Question of the week: do you keep a writer's notebook? What does it look like? Do you maintain more than one? Do you have one that's sticky with maple syrup?

Want to see what others say about the writer's notebook? You might check out:
Writer's Notebook, on Pinterest
Keeping a Writer's Notebook
Never Be Blocked

Saturday, June 7, 2014

Symbolism and the Scottish Thistle

on walk, June 2014
"All my life I have tried to pluck a thistle and plant a flower 
wherever the flower would grow in thought and mind." --Abraham Lincoln

And I thought it was just another weed...

My walk the other day was just what I needed. Warm, but not too warm. Light breezes... jays...

...sunshine on pastures...

But it was the regal crown of a flower atop a spiky thistle stem that caught my eye.

As is often the case, something of interest sends me off on a journey of discovery (hmmmm, shouldn't I be writing?) and I wanted to see what I could learn about this plant.

Turns out "regal" is an apt choice of words. Many might already know this, but the thistle is the national flower and symbol of the country of Scotland. The Order of the Thistle is Scotland's highest chivalric order ["chivalric" (adj): pertaining to chivalry; "chivalry" (n): the combination of qualities expected of an ideal knight, especially courage, honor, justice and a readiness to help the weak" from]. Prince William as well the Queen of England and Prince Philip are knights in the order. The thistle appears on silver coins and other numerous objects including jewelry, soaps, and tea-towels.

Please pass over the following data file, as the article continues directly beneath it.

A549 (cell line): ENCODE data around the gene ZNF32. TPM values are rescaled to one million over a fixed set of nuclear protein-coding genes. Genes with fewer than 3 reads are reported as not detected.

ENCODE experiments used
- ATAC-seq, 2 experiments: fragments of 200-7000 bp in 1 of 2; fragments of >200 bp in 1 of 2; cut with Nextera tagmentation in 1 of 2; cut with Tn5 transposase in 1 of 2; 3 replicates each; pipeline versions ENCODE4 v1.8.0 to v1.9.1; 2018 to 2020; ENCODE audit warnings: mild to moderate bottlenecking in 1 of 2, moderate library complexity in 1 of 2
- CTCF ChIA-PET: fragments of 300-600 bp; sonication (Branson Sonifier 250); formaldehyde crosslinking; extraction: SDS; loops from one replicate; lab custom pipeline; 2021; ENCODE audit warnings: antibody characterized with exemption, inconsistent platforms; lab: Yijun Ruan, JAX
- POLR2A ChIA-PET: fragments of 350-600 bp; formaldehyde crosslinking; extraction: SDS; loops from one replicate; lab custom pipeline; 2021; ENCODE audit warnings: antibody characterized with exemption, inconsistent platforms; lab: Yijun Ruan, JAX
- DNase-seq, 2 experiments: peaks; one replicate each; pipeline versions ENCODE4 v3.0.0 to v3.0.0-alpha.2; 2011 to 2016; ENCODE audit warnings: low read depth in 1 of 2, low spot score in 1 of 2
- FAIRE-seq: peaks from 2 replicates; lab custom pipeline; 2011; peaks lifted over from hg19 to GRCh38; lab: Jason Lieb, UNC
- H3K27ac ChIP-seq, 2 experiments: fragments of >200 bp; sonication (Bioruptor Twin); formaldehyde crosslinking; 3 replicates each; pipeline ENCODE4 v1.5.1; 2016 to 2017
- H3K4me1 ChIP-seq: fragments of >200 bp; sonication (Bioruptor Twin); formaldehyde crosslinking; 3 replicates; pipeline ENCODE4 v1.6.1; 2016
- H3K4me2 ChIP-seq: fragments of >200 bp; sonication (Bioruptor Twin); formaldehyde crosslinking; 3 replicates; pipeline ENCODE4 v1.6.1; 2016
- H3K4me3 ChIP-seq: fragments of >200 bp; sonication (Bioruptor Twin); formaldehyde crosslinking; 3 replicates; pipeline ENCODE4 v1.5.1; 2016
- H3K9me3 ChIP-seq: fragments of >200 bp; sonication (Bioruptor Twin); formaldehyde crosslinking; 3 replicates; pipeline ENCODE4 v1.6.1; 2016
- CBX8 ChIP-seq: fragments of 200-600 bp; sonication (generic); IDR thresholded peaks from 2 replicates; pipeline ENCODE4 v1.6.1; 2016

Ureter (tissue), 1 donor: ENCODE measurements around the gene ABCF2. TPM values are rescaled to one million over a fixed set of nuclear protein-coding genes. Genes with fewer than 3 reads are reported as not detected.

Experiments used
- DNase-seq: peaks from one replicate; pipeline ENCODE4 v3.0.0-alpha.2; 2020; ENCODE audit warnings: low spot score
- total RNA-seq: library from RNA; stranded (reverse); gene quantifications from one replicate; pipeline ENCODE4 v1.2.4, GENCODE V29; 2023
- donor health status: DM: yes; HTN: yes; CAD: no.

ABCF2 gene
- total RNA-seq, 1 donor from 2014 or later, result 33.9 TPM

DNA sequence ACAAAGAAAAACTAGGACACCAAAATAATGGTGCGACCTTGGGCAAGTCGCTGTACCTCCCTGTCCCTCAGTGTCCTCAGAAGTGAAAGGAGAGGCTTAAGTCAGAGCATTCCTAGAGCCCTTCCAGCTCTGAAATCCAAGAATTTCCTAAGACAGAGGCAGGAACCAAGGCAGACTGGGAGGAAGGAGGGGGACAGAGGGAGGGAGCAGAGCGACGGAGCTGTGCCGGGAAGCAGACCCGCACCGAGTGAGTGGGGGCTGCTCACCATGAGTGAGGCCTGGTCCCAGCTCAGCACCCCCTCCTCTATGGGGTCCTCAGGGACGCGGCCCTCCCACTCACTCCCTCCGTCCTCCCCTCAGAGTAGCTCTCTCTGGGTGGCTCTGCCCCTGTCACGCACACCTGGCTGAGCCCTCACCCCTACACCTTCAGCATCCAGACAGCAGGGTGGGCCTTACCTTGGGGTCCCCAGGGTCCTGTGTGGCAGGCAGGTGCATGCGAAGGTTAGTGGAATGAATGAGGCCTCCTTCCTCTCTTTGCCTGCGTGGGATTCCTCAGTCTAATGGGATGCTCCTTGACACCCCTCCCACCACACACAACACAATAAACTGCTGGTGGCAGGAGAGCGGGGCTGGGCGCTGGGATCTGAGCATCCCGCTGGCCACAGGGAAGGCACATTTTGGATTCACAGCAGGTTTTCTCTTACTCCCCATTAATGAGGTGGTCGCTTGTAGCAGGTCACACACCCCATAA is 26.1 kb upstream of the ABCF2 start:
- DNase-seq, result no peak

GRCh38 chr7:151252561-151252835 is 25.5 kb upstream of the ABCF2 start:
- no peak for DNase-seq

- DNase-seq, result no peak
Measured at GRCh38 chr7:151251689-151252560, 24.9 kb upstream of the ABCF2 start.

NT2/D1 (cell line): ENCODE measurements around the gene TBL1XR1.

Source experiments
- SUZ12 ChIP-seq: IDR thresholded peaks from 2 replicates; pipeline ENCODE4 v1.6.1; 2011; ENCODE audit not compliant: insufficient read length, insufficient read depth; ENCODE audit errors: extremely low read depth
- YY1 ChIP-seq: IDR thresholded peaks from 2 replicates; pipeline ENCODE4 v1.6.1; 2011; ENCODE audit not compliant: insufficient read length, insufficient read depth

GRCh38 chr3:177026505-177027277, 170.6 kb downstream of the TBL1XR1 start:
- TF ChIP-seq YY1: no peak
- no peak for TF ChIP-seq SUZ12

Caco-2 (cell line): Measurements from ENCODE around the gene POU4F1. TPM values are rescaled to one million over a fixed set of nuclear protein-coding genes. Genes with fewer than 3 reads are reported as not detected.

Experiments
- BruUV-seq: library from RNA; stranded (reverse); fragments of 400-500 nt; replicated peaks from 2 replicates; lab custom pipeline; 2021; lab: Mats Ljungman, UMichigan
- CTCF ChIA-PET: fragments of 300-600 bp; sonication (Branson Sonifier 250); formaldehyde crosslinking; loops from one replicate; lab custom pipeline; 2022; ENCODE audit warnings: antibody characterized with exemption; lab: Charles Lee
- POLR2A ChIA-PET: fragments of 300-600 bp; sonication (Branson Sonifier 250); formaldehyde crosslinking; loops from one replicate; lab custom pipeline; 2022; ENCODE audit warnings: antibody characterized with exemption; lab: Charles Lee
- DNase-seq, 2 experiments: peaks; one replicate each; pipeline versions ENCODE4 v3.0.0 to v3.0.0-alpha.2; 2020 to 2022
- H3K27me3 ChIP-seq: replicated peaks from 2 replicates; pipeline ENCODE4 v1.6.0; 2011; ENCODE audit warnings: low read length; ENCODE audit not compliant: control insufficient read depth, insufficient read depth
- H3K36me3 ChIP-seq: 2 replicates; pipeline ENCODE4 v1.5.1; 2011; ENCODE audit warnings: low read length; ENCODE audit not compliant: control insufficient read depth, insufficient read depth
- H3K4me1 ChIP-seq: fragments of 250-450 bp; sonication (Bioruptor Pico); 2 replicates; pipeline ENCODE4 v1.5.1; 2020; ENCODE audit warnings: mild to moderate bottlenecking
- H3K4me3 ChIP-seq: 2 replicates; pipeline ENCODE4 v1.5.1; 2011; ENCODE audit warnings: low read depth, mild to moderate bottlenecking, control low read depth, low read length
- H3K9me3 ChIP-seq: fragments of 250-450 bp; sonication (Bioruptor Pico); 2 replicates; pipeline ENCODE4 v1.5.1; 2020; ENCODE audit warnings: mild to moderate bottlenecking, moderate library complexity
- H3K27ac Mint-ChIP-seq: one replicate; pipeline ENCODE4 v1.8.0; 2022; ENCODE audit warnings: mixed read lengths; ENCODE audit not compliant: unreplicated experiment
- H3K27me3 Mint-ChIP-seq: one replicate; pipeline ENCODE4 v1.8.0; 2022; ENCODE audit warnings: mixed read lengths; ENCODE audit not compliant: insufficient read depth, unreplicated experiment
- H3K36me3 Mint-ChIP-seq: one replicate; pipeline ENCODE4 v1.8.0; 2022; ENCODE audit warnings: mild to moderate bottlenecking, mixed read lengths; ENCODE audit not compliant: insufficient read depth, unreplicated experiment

Legend has it that the thistle was named the symbol of Scotland way back in the mid-13th century when soldiers from Norway tried to spring a surprise invasion on the people of Scotland. According to lore, the Norsemen came ashore at night, shed their boots, and advanced barefoot so the noise of their movement would not be detected. The plan backfired when those bare feet came down on the Scottish thistle--and they howled in pain waking the sleeping Scots who then subdued them. Whether or not the story is true, the symbolism of the thistle (ahem, sorry for the pun) took root and is honored to this day. 

Other facts about the thistle include that it is a biennial plant, meaning it takes two years to complete its life cycle. It reseeds easily. It's a combination of beauty and ruggedness. It has a spreading, invasive root system, hence its classification as weed.

It also attracts the cheery goldfinch and fritillary butterflies. Oh, and was a favorite food of Eeyore in A.A. Milne's The House at Pooh Corner--although Tigger found out it was his least favorite!

I'm feeling an affinity to the thistle. Maybe because my great-great-(how many greats back?) grandfather, John Young (1764-1854) came from Path Head, Scotland. And because I think it's a fitting symbol for a writer. After all, it's beautiful but tough, stubborn yet resilient. It flourishes despite all obstacles in the way. Its seeds (words?) sustain others.

Yep, I have more respect for the thistle. I might even adopt it as my signature writing flower. 

If you were to choose a plant that represents writing to you, what might it be? I'd love to hear your choices.

(and for a real treat) Explore Thistles on Pinterest